• profile image


      7 years ago

      The 105th Congress amended title 28 U.S.C. (&) 651-658, United States Code, with respect to the use of alternative dispute resolution processes in United States district courts, and for other purposes and enacted it by the Senate and U.S. House of Representatives Office of the Law Revision Counsel, October 30, 1998, Public Law 105–315.

      This Act is cited as the ‘‘Alternative Dispute Resolution Act of 1998’’. The family courts are using this act to give credibility to a limited few PhD’s along with a number of key figures who are used in each family court controversy.

      The ‘‘Alternative Dispute Resolution Act of 1998’’ is used so the courts can be dedicated to the concept that children who enter the court system through divorce or custody cases are deserving of their own legal advocates. In come the Guardian Ad Litems and Family Court Coordinators with huge fees you are court ordered to pay.

      The courts use a network of lawyers, guardians and mental health professionals all of whom charge very high fees and produce prejudicial outcomes in divorce and child custody cases.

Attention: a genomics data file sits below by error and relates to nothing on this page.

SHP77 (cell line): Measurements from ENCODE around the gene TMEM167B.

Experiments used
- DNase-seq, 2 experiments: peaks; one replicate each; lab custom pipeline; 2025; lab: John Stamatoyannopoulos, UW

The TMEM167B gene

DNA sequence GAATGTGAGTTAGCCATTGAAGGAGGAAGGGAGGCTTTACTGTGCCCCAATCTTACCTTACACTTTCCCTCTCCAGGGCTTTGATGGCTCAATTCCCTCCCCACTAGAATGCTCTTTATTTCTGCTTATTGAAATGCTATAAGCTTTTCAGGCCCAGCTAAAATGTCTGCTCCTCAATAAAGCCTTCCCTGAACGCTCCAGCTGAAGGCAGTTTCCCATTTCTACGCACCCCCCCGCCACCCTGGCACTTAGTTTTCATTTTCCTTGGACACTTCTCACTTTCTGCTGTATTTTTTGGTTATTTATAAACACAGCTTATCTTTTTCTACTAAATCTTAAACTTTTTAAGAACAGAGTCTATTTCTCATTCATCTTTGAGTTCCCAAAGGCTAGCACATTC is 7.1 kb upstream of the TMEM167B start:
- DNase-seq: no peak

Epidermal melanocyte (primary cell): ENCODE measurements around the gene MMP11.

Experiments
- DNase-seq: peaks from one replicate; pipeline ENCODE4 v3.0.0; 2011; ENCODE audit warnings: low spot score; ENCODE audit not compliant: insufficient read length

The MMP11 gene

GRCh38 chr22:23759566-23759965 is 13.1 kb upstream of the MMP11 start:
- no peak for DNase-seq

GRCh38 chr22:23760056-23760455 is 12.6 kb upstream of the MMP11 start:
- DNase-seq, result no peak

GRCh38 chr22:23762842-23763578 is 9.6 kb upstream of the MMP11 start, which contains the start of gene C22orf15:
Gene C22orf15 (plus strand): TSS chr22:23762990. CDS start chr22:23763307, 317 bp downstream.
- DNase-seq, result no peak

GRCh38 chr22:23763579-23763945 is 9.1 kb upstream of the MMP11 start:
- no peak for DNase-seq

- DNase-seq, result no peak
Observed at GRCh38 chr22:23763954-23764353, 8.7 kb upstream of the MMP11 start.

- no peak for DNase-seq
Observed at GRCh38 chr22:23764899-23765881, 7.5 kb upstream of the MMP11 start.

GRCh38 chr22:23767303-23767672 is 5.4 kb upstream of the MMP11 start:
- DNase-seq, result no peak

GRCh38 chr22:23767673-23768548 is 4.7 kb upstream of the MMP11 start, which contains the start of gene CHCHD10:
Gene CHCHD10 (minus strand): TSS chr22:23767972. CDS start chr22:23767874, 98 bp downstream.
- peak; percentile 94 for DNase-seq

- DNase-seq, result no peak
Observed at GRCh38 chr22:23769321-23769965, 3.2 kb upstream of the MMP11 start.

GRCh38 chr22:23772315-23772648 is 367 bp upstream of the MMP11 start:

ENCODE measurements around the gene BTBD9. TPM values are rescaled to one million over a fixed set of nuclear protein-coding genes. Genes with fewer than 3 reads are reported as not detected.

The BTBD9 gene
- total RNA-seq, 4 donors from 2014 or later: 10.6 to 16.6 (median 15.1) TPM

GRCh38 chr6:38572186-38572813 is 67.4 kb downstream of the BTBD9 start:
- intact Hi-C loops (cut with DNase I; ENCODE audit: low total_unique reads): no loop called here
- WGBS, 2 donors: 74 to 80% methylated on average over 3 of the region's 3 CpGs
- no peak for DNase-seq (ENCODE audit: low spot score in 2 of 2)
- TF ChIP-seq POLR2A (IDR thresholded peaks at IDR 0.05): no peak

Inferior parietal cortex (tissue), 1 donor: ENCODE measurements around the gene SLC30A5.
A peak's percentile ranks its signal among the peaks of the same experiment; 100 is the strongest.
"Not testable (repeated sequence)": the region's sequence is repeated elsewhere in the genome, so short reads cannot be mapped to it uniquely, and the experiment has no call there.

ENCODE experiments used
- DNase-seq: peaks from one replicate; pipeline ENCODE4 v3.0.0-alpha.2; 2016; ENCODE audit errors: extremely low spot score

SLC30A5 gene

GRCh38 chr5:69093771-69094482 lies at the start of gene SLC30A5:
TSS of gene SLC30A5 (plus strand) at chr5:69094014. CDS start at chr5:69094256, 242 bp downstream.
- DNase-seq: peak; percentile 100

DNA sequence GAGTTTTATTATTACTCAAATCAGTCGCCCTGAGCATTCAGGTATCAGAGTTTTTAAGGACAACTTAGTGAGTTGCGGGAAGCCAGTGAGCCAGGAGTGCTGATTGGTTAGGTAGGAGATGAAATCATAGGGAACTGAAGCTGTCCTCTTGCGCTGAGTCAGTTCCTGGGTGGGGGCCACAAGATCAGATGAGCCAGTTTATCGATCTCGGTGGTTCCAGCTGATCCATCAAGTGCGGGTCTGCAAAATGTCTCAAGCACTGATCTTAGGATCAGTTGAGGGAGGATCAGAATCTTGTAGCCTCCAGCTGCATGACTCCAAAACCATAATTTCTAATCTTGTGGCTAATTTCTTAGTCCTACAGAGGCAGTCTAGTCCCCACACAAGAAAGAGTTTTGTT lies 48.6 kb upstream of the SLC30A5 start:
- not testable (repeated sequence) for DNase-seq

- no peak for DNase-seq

There is no preference shown towards women. Not where I live.

      There is a preference towards the person they consider to be the parent that is going to make the network the most money if they are given custody. That is the one who gets the children, because that is the one who will cause the most money to be spent on court costs. The courts are not there for mothers or fathers. They are scared of no one. Their only interest is self and how to make the most money off of every parent who enters family court.

      Title IV of the social security act, the ‘‘Alternative Dispute Resolution Act of 1998’’ and the “Child Abuse Prevention and Treatment Act” (“CAPTA”) are the acts which have created the downfall of the American Family as we used to know it.